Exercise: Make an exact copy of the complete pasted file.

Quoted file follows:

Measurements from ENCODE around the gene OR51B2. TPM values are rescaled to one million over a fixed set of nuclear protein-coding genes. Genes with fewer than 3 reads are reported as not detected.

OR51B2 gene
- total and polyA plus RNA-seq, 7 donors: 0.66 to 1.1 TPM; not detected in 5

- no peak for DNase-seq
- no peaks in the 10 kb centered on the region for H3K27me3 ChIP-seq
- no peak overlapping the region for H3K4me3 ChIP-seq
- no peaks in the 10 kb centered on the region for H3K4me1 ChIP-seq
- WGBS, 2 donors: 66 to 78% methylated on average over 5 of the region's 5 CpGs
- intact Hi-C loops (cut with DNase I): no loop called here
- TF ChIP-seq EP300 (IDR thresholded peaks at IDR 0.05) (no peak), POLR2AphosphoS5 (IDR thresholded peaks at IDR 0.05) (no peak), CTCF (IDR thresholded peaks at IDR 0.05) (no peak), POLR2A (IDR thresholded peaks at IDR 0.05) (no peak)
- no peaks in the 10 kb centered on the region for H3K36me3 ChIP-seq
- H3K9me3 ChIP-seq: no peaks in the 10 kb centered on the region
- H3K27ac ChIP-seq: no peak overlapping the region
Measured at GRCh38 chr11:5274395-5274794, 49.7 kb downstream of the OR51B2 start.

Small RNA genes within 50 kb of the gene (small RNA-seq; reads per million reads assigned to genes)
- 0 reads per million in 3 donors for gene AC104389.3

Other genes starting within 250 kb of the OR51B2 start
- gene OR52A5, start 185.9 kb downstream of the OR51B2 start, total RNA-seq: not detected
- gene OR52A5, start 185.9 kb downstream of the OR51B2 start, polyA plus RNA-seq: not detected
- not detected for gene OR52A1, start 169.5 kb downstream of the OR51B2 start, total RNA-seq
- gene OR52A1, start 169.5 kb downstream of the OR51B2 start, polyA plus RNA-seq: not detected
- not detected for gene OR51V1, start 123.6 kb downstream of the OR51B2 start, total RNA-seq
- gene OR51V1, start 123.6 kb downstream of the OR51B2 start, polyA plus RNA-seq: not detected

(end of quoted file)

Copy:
Measurements from ENCODE around the gene OR51B2. TPM values are rescaled to one million over a fixed set of nuclear protein-coding genes. Genes with fewer than 3 reads are reported as not detected.

OR51B2 gene
- total and polyA plus RNA-seq, 7 donors: 0.66 to 1.1 TPM; not detected in 5

- no peak for DNase-seq
- no peaks in the 10 kb centered on the region for H3K27me3 ChIP-seq
- no peak overlapping the region for H3K4me3 ChIP-seq
- no peaks in the 10 kb centered on the region for H3K4me1 ChIP-seq
- WGBS, 2 donors: 66 to 78% methylated on average over 5 of the region's 5 CpGs
- intact Hi-C loops (cut with DNase I): no loop called here
- TF ChIP-seq EP300 (IDR thresholded peaks at IDR 0.05) (no peak), POLR2AphosphoS5 (IDR thresholded peaks at IDR 0.05) (no peak), CTCF (IDR thresholded peaks at IDR 0.05) (no peak), POLR2A (IDR thresholded peaks at IDR 0.05) (no peak)
- no peaks in the 10 kb centered on the region for H3K36me3 ChIP-seq
- H3K9me3 ChIP-seq: no peaks in the 10 kb centered on the region
- H3K27ac ChIP-seq: no peak overlapping the region
Measured at GRCh38 chr11:5274395-5274794, 49.7 kb downstream of the OR51B2 start.

Small RNA genes within 50 kb of the gene (small RNA-seq; reads per million reads assigned to genes)
- 0 reads per million in 3 donors for gene AC104389.3

Other genes starting within 250 kb of the OR51B2 start
- gene OR52A5, start 185.9 kb downstream of the OR51B2 start, total RNA-seq: not detected
- gene OR52A5, start 185.9 kb downstream of the OR51B2 start, polyA plus RNA-seq: not detected
- not detected for gene OR52A1, start 169.5 kb downstream of the OR51B2 start, total RNA-seq
- gene OR52A1, start 169.5 kb downstream of the OR51B2 start, polyA plus RNA-seq: not detected
- not detected for gene OR51V1, start 123.6 kb downstream of the OR51B2 start, total RNA-seq
- gene OR51V1, start 123.6 kb downstream of the OR51B2 start, polyA plus RNA-seq: not detected